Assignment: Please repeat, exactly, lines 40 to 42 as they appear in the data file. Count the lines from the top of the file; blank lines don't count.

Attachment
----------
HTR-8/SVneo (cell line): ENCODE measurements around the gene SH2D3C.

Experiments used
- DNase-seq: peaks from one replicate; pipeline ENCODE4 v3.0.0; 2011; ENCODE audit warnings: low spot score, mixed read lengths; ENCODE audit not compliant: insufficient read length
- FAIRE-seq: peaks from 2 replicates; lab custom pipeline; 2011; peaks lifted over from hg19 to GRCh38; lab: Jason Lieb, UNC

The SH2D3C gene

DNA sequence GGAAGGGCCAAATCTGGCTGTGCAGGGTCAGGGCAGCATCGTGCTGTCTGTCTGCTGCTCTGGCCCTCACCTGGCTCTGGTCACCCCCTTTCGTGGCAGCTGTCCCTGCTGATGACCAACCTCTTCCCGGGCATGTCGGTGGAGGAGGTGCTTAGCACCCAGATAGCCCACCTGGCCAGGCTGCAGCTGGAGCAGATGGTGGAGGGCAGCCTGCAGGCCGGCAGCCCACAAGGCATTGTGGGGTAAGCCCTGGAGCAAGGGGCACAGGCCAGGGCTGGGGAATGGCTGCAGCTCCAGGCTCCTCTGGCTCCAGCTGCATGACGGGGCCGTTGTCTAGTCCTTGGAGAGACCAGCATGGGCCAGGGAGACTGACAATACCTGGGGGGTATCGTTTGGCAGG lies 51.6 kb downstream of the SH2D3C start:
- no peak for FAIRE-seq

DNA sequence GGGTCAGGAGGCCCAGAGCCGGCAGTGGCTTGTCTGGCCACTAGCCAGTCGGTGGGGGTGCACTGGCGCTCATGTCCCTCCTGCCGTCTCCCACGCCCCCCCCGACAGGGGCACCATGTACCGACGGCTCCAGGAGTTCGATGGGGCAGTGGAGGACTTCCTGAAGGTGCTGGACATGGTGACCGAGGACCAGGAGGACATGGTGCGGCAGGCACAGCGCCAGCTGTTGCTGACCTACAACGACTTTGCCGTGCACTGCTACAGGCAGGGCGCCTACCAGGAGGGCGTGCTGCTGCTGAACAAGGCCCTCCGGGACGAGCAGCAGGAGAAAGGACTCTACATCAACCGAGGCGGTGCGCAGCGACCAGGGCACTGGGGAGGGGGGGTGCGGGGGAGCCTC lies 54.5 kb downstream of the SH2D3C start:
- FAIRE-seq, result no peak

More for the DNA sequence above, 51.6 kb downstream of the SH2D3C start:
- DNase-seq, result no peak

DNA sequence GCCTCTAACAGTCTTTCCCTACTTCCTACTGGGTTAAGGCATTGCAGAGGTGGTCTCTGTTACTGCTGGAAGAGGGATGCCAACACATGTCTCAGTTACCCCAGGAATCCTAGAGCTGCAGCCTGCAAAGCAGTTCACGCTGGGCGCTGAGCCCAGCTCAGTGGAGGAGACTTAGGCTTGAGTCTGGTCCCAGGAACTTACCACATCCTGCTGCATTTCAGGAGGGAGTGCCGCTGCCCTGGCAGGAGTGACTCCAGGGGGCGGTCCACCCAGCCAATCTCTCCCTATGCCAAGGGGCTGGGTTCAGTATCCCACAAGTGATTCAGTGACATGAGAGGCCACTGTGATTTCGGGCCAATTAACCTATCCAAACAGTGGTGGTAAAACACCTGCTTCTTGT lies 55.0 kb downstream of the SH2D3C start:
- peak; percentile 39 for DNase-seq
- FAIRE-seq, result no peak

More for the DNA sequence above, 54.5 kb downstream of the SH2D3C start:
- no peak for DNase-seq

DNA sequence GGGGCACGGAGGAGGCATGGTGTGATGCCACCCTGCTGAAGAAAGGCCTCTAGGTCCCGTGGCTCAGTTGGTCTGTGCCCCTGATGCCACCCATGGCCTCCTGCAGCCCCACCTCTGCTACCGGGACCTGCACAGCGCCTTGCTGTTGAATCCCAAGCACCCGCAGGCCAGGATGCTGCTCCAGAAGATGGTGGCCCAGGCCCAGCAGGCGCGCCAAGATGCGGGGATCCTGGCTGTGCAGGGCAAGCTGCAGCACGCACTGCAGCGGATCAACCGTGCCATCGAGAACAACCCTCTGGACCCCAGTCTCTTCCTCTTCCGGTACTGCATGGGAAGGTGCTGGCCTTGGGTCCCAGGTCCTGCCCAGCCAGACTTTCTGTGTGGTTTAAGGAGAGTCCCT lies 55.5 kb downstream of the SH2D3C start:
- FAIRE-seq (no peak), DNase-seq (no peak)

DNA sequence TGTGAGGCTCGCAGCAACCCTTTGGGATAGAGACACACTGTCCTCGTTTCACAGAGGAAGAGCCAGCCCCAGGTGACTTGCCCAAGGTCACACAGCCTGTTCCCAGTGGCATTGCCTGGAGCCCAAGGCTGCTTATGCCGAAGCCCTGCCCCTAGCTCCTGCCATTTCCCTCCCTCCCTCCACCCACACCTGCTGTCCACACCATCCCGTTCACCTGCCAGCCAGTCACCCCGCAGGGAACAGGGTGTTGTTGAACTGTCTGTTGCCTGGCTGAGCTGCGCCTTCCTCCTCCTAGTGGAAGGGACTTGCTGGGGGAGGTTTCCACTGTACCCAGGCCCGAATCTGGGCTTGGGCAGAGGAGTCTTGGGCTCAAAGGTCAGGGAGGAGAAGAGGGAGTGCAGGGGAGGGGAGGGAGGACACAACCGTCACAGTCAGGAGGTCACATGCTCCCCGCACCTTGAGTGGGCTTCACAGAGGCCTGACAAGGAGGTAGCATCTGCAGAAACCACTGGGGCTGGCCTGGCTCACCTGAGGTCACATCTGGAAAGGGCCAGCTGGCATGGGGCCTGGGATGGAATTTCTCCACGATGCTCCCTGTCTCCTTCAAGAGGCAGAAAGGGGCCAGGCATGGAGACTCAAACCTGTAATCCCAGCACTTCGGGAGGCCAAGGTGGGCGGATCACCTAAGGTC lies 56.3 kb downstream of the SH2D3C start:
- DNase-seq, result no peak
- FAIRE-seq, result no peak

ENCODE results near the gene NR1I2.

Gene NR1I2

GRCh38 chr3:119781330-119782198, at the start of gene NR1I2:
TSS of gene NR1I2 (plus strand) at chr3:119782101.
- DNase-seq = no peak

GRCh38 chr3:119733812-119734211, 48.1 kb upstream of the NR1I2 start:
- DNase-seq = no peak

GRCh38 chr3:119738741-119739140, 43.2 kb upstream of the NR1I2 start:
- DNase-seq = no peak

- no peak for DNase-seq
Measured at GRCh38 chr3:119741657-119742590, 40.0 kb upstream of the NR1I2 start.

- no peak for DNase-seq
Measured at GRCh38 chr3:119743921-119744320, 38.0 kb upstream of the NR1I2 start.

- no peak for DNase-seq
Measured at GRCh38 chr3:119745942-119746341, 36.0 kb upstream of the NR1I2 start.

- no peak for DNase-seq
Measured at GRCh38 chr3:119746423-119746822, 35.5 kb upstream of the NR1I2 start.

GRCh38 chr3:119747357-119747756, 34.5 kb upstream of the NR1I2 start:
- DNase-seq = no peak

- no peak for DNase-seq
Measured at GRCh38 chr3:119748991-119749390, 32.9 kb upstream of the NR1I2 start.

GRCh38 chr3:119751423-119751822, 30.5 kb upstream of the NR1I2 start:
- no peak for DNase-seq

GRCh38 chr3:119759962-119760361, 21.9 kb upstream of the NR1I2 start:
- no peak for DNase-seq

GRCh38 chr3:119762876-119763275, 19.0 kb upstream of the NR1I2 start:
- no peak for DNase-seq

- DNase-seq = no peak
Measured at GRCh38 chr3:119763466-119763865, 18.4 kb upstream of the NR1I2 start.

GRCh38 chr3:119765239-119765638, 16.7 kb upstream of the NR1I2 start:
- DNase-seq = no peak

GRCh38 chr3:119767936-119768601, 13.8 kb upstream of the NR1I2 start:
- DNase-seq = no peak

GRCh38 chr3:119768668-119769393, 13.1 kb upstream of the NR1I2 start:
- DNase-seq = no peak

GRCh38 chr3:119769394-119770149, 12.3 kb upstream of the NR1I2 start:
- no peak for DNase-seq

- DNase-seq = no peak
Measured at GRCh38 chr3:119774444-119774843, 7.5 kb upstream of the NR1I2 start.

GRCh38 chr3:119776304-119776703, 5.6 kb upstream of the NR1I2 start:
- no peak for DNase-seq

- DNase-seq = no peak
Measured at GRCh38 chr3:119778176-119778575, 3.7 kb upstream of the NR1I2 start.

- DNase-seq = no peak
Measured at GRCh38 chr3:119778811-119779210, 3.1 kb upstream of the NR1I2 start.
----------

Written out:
- DNase-seq = no peak

- no peak for DNase-seq
Measured at GRCh38 chr3:119748991-119749390, 32.9 kb upstream of the NR1I2 start.